Whining

October 15, 2012

There’s been a considerable amount of liberal/Democratic ink used in recent days concerning billionaires whining about the Obama administration and what could happen to this country if he were to be reelected. Jack Welch, former GE CEO claimed that the unemployment numbers were “cooked”, Donald Trump predicts the downfall of American capitalism, Steve Wynn of Las Vegas is worried about creeping socialism and the Koch Brothers of Texas are so anti-Obama that their heads nearly explode at the mention of his name.

So why are these super-rich guys so upset with Obama and predicting dark days ahead if he gets four more years. It couldn’t be because corporate earnings and profits are down – they’re in large part on an upward path. It couldn’t be because the stock market has tanked – it has regained much if not all of its pre-meltdown position. It couldn’t be because the housing market it in the doldrums – most signs point to a real uptick in housing. And it couldn’t be because we are in a recession or a near recession – no economist worth his/her salt is talking about a recession, only a steady but slow recovery.

So why all the whining? Well you probably guessed it already. These guys, these billionaires are worried that Obama and the Democrats will make them pay millions more in taxes. It’s all about them and their wealth, not about fairness, not about attacking the debt, not about the fact they made a tax windfall the last ten years. No, its about paying up and losing what will likely be a miniscule portion of their billions.

Someone ought to tell these guys that there is no whining in politics.  There is reasoned arguments,  policy studies, independent analysis, not conspiracy theories, bogus socialism claims, and predictions about the end of America. Anyone who reads what these guys are saying can quickly see what their game is. It’s not about the fiscal health of the country, its about protecting their wallets. So much for the common good.

In St. Mark’s gospel yesterday, Jesus talked to the rich man and asked him to give away his wealth to the poor and join him. Then Jesus said that it is easier for a camel to pass through the eye of an needle than for a rich man to enter the kingdom of heaven. If Jesus was right, these billionaires may have a lot to answer for down the line.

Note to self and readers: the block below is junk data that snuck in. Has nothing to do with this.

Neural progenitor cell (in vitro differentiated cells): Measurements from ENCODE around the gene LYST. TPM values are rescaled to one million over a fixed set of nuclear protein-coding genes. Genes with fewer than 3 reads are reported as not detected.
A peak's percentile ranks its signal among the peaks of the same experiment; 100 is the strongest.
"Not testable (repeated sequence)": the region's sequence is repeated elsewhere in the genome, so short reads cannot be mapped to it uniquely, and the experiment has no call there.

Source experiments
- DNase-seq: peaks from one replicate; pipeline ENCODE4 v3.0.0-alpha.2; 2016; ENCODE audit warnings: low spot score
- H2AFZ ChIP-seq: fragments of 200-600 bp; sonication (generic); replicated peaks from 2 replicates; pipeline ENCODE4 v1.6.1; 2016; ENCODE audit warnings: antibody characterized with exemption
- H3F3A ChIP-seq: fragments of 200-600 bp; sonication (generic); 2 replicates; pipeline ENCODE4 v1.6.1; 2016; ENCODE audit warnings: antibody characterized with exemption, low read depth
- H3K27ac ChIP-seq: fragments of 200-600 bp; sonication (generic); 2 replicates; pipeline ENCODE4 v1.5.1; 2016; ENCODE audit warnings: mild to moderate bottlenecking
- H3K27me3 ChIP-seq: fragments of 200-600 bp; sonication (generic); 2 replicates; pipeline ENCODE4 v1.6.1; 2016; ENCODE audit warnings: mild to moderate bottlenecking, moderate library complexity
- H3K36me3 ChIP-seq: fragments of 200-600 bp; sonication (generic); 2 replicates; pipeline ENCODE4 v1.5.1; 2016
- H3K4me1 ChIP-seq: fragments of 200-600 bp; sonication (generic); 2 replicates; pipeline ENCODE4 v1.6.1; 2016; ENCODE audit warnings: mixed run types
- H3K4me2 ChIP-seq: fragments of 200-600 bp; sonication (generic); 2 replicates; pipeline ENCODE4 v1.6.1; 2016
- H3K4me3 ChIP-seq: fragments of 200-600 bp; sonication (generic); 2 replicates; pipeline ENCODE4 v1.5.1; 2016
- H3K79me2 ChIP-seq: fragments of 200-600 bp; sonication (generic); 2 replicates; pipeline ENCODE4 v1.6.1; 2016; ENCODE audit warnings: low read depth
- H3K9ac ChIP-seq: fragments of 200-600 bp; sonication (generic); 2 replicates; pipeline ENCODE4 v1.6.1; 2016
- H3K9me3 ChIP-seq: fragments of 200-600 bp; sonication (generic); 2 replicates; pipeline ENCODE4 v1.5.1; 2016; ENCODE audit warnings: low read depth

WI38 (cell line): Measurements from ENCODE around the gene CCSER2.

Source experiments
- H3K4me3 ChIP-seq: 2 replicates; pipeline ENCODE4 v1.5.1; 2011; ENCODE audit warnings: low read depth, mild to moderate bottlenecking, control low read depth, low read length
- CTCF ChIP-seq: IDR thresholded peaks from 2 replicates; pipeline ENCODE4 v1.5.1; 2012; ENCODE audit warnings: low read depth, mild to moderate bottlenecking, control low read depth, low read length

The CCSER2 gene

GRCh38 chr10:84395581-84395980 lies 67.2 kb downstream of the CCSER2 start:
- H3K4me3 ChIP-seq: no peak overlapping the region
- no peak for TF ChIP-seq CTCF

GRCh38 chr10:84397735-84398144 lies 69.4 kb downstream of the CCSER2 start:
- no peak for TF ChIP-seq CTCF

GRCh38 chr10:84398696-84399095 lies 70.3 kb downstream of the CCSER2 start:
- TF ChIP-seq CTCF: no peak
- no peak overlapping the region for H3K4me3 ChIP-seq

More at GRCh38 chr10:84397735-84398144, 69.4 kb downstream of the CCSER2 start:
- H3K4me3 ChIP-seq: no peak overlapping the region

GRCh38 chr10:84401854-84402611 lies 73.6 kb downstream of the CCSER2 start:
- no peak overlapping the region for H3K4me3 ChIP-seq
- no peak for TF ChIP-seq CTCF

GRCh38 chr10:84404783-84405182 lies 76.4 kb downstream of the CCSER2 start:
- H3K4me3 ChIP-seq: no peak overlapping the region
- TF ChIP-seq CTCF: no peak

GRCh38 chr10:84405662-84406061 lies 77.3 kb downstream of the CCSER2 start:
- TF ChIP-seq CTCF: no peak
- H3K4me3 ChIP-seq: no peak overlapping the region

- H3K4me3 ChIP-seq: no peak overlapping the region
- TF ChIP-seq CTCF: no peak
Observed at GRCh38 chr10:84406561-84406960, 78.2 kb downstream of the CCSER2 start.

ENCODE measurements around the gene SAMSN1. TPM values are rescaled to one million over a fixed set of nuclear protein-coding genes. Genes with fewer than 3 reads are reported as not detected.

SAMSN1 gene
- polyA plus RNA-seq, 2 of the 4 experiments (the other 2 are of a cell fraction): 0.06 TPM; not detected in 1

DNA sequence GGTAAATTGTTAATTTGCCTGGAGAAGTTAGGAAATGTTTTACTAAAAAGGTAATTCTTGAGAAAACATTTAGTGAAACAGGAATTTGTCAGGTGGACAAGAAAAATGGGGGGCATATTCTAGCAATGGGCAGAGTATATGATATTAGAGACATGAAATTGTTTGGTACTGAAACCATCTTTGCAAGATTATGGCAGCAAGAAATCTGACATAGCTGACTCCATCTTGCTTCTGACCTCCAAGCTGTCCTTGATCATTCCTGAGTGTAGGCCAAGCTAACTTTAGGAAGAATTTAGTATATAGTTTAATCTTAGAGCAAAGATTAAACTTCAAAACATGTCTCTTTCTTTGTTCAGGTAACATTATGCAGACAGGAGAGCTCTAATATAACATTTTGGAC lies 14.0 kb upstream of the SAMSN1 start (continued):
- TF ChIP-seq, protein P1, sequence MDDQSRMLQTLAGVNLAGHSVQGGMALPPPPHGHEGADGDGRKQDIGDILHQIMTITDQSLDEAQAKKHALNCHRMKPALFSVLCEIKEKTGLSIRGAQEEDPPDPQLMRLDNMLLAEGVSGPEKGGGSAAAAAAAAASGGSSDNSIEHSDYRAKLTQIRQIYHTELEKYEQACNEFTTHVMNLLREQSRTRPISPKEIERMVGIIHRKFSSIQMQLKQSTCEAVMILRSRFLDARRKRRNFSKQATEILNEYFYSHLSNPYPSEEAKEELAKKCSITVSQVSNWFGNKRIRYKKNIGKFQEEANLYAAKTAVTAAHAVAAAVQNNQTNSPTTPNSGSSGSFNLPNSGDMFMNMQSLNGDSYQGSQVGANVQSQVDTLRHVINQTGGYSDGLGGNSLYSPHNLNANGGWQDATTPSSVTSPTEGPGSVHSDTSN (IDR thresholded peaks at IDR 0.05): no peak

NIMBY

June 6, 2012

I hosted a group of students from the University of Macau in China last week and to my surprise learned a lot about casinos. You see Macau is now the Las Vegas of the Asia, in fact since 2007 the casinos of Macau have surpassed the Vegas Strip in terms of gambling revenue. Macau, which was a dingy little Portuguese backwater possession, became part of China in 1999 and started to pull out all the stops to build a gambling mecca.

In order to become Las Vegas East, Macau began to attract US gaming moguls such as Steve Wynn and our own Dorcester billionaire Sheldon Adelson. Today, Macau has a string of US destination casinos such as The Sands, MGM Grand, Wynn Macau and Adelson’s $ 1 billion, 3,000 room Venetian.

What’s interesting about the transformation of Macau into a gambling center is that Wynn lost out in Foxborough and Adelson decided to pass on bidding for one of the three casinos that may be built in Massachusetts. Both of these guys likely have had it with Massachusetts and its citizens who want to preserve their quaint New England towns and live by the creed of Not In My Back Yard ( NIMBY). For Wynn and Adelson their creed is summed up by the following question – Why waste gambling energy in unfriendly Massachusetts when there are fortunes to be made in Macau?

When I posed the question about gambling in Macau the students were giddy with praise for the casinos; these gargantuan structures have put their tiny city state on the map and brought jobs and huge buckets of revenue to the government. Although they did not want to get into questioning the wisdom of our citizen-based NIMBY attitudes toward casinos, the students look perplexed when I explained that the good people of the Commonwealth want no part of destination hotels, slot machines and poker dens; they would rather complain about revenue shortfalls, unemployment and acres upon acres of unused property.

There is no doubt that state sanctioned casino gambling in Massachusetts has hit a huge bump in the road as citizens who support the idea in theory reject the idea when it comes to their backyard. Yes, casinos and destination hotels willeventually come to the state, but they have already lost their luster and their promise. It is certain that Massachusetts will never become Macau.